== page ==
An Ebola outbreak in west Africa in 2014-2015 killed more than 11,300 people and shocked the world, especially after infected medical staff started returning home to Europe and the United States.
Charity alliance Gavi committed to buy $5 million (4.6 million euros) worth of an experimental Ebola vaccine from US drugmaker Merck, enough it hopes to thwart any return of the epidemic that killed thousands.
‘The suffering caused by the deadly Ebola crisis was a wake-up call to many in the global health community.’
Gavi, which primarily helps poor countries vaccinate their children, announced the deal on the sidelines the World Economic Forum, an annual gathering of the elite -- from billionaires to political leaders and top scientists -- in the Swiss ski resort of Davos.
This provided impetus for the fast-track development of drugs which yielded several promising vaccine candidates, including Merck's VSV-ZEBOV Ebola vaccine. "The suffering caused by the Ebola crisis was a wake-up call to many in the global health community," said Gavi head Seth Berkley.
"Our innovative financing agreement with Merck will ensure that we are ahead of the curve for future Ebola outbreaks," he added. One of two leading vaccine candidates, VSV-ZEBOV, was developed and tested in an unusually fast 12 months last year, compared to the normal decade or more. Ebola has no licensed cure or treatment.
In the trial, 4,123 high-risk people were vaccinated immediately after someone close to them fell ill with the haemorrhagic fever. None of the vaccinated group caught the virus.
- New death
The Gavi programme comes after the World Health Organization on Friday confirmed a new death from Ebola in Sierra Leone, just a day after it had announced an official end to the historic outbreak.
The WHO said Thursday that the two-year Ebola outbreak that killed 11,315 people and triggered a global health alert was over, with Liberia the last country to get the all-clear. Charity Doctors without Borders, known by its French initials MSF, played a central role in facing the epidemic and cautiously welcomed the announcement.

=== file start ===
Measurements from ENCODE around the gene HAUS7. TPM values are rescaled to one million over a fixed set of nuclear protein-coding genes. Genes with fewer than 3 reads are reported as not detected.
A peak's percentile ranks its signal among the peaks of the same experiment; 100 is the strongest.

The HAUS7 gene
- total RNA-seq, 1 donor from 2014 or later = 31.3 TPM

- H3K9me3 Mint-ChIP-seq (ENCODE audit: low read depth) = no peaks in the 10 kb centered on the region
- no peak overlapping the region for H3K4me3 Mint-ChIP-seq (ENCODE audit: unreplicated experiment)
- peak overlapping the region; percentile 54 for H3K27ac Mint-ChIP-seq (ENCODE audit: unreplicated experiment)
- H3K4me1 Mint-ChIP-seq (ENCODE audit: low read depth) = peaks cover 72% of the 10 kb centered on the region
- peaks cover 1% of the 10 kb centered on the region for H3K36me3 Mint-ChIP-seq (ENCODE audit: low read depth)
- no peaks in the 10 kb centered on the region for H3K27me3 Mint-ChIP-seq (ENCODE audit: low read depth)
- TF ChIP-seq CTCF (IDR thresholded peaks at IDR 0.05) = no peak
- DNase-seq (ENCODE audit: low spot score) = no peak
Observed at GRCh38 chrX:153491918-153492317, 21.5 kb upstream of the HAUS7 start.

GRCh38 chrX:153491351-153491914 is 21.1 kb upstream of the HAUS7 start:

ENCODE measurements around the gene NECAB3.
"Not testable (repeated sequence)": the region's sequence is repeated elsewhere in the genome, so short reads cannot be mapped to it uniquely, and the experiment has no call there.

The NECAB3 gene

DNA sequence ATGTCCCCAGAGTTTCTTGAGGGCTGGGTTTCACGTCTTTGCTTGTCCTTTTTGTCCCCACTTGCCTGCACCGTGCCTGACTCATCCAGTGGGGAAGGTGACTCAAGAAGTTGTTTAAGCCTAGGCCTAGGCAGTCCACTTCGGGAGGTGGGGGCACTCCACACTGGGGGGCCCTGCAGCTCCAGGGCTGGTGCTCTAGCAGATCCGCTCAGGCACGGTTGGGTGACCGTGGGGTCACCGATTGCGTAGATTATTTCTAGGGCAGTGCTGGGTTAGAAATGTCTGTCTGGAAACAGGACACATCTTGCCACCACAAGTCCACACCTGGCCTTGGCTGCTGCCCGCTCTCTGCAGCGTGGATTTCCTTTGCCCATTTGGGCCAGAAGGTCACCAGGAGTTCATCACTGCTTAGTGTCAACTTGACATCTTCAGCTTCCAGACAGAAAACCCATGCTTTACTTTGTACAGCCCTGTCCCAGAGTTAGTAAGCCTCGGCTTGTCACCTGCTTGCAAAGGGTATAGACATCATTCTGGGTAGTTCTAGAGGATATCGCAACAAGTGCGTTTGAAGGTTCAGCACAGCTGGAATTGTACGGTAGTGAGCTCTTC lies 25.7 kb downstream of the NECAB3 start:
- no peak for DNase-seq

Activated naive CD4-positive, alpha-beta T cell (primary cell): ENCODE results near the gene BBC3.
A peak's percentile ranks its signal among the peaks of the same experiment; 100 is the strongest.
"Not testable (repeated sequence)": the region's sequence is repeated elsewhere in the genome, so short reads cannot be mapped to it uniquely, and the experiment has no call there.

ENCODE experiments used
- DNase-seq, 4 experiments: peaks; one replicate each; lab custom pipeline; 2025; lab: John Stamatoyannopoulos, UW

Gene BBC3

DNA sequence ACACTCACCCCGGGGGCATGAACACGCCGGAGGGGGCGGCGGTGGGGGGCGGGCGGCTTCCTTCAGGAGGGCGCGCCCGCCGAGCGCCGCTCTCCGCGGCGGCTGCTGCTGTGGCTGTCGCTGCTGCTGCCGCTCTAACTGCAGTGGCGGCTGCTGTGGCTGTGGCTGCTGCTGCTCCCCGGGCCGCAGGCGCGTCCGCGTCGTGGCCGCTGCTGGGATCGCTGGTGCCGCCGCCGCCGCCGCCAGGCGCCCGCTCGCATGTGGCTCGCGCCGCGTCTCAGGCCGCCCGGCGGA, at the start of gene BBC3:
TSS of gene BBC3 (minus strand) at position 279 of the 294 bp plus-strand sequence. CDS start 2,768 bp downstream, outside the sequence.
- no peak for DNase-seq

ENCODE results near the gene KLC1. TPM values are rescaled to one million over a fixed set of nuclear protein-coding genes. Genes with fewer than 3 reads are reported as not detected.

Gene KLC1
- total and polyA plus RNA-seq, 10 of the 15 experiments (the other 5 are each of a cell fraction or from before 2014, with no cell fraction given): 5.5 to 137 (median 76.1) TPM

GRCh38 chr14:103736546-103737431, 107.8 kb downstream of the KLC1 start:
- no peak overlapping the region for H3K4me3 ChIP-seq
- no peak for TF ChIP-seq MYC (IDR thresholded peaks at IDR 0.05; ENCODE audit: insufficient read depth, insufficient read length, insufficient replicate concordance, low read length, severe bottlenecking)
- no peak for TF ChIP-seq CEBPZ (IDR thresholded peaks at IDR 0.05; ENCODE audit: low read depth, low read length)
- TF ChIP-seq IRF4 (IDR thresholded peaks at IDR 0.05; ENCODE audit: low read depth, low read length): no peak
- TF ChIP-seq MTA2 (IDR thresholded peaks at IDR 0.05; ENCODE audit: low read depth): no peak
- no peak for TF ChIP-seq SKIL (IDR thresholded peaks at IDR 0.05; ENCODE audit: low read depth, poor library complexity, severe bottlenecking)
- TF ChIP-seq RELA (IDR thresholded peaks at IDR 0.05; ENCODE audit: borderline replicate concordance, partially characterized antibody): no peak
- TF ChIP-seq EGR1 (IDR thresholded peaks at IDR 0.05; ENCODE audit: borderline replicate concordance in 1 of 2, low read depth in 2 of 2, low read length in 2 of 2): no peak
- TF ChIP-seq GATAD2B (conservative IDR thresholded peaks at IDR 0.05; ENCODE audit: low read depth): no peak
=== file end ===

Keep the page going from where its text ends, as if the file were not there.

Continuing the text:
"As a key responder and treatment provider in this Ebola outbreak, MSF looks forward to getting clarification around some key details," MSF chief Joanne Liu however added in a statement.
Liu said it would remain especially vigilant on the availability and price of any doses developed, expected to be about 300,000 by May of this year. "We don't think that public and philanthropic funders should pay twice for the R&D for this vaccine," she said.
The conditions under which the research to find an Ebola vaccine has been carried out are unprecedented. None of the research, for example, has yet been tested in general, non-infected populations -- the gold standard for proving efficacy.
And many drug studies started when the epidemic was already declining and there were no longer enough patients for clinical trials. Nevertheless, many studies have advanced to the point that testing can continue if there is another outbreak.
Other than Merck?s VSV-ZEBOV, the frontrunners are ZMapp, a cocktail of three artificial Ebola antibodies made by Mapp Biopharmaceutical in California and Avigan, an antiviral tablet developed by a subsidiary of Japan's Fujifilm Holdings. Both were given to infected medical workers, though it is not sure that their survival was due to the treatment.
A lesser-known compound called GS-5734, developed by US-based Gilead Sciences, was given to a Scottish nurse who recovered after being hospitalised with a serious relapse months after her initial recovery.